There they formed a bond that could never be broken.

What really happened in the woods that summer?

My Review: When this book came in the post, it looked like a really good read, and the ARC cover was fantastic. I picked it up on a whim, as just something to read between work. The premise sounded quite similar to lots of books I’ve seen before – I didn’t expect to be as blown away as I was! Pretty Is is a stunning, inventive novel, and I’m certain it’s going to be the big début of the year.

The plot is intricate and very well written. I became completely absorbed in the events of the book – it was so haunting and engaging. So many events spiral from the mysterious summer Carly May and Lois are kept in the woods – and all of these different stories come together two decades later incredibly cleverly. I had no idea where the plot could possibly be going from the opening pages right to the ending!

I adored how much time the story takes to delve into the lives of the main characters, and the psychological imprints their abduction left on them. It was incredibly chilling to read about, but also morbidly fascinating.  The book is split into two narratives, Carly May’s and Lois’s. They both had incredibly strong and engaging voices, and seeing how differently they develop was really interesting.

Maggie Mitchell weaves mystery into her novel expertly. Pretty Is is so haunting and unpredictable. I loved how intricate the plot was – it’s such a classic-feeling crime story yet it’s written in such a complex, outstanding way. I finished it feeling like I still wanted to know a bit more about some aspects of the story, but overall, I was truly mesmerised by how powerful of a début Pretty Is was.

Overall, I really highly recommend Pretty Is to those who love chilling and psychological stories. Compelling, dark and addictive, it’s an incredible début novel from a very talented writer. I’m really looking forward to reading more by Mitchell in the future!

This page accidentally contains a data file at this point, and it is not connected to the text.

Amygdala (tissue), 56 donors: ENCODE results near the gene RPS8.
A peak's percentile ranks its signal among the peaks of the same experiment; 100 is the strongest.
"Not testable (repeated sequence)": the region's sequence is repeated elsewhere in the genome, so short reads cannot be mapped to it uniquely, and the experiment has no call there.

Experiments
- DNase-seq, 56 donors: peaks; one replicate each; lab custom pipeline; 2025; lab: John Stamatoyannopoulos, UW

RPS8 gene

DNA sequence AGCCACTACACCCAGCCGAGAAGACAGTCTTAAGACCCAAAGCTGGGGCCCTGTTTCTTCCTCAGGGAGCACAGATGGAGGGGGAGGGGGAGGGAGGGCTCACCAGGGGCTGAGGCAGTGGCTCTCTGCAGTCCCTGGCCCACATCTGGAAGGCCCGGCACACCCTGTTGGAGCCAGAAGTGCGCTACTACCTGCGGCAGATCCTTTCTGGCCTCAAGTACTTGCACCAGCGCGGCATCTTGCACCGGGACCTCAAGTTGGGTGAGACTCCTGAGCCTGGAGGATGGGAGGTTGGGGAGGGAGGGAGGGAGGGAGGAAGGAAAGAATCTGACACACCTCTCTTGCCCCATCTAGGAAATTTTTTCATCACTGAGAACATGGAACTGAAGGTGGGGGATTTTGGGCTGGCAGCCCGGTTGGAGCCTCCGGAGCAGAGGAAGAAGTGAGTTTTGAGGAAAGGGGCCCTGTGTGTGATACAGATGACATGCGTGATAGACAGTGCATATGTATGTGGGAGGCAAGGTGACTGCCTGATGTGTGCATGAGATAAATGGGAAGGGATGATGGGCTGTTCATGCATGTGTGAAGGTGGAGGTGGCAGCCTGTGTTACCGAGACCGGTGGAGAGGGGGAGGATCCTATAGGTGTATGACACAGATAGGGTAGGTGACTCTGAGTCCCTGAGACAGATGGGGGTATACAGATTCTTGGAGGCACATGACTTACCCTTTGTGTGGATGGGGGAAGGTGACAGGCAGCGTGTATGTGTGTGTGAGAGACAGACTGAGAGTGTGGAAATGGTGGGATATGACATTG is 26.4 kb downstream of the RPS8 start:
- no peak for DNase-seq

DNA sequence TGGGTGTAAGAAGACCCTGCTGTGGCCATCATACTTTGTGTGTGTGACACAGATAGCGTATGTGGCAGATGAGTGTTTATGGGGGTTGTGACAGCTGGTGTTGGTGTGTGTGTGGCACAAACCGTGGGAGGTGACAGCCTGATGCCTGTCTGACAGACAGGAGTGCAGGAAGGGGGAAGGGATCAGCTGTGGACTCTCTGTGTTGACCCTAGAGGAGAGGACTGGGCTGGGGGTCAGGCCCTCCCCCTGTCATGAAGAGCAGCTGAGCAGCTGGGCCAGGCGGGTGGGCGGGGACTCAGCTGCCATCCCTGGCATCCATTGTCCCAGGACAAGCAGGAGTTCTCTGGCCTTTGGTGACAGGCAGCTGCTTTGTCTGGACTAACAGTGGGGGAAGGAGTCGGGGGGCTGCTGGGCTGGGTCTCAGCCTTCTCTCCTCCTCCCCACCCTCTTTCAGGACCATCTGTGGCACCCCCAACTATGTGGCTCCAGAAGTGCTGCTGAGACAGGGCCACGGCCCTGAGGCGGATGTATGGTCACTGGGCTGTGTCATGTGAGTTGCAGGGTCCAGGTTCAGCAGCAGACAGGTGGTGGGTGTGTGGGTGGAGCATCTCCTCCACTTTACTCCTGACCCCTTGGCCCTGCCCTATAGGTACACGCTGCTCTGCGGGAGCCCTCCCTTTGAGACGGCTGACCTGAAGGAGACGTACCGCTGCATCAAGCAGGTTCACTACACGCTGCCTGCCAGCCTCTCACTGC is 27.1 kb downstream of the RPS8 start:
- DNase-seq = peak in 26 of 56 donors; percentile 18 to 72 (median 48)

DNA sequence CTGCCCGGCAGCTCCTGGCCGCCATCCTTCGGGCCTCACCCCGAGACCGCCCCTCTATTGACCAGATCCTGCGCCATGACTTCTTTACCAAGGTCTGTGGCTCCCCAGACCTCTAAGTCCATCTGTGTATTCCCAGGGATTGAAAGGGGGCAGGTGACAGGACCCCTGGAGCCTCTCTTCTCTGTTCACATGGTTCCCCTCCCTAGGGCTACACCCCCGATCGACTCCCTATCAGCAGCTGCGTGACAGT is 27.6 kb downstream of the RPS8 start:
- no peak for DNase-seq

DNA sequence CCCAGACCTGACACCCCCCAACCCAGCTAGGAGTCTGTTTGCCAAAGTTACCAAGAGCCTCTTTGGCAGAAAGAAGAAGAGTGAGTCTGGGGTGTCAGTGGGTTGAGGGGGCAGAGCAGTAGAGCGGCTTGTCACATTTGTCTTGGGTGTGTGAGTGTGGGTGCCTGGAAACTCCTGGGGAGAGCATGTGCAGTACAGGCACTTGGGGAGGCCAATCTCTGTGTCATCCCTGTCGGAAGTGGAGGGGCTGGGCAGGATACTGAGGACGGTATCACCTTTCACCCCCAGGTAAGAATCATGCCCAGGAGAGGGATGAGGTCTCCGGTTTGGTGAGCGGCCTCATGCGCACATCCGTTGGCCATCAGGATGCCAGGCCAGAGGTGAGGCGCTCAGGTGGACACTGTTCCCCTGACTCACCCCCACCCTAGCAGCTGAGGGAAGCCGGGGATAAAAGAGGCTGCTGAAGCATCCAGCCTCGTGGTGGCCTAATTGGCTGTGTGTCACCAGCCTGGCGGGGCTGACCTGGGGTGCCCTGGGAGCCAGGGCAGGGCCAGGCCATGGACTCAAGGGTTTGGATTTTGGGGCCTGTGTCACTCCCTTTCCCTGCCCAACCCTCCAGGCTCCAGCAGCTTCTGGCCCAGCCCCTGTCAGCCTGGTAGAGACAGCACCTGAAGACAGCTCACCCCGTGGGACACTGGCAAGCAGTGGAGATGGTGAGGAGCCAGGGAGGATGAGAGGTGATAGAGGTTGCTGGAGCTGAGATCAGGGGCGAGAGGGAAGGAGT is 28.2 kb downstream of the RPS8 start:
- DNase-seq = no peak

My Rating:

four and a half

I received a copy of Pretty Is from the publisher. In no way at all did this affect my thoughts.

Book Review: INFERNO by Cat Doyle

Related posts: Book Review: VENDETTA by Catherine Doyle | Vendetta Blog tour: Catherine Doyle on films that inspired Vendetta | Cover Reveal: Vendetta #2 by Catherine Doyle

Published January 7th 2016 by Chicken House Books.
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Goodreads Synopsis: Sophie’s life has been turned upside-down, and she’s determined to set things right. But Nic, the Falcone brother who represents everything she’s trying to forget, won’t give up on their love – and it’s Luca’s knife she clutches for comfort. Soon another mafia clan spoils the fragile peace – and with her heart drawn in one direction and her blood in another, Sophie’s in deeper than ever.

My Review: Vendetta was, undoubtedly, one of the biggest UKYA books of last year – it was an epic story and it was everywhere online. When I read it, I enjoyed it, but not as much as others, which I was kind of sad about.

When I was asked if I’d like to read Inferno, I jumped at the chance to, because I really wanted to know what happened next! I ended up devouring the story over Christmas, and I enjoyed this instalment so much.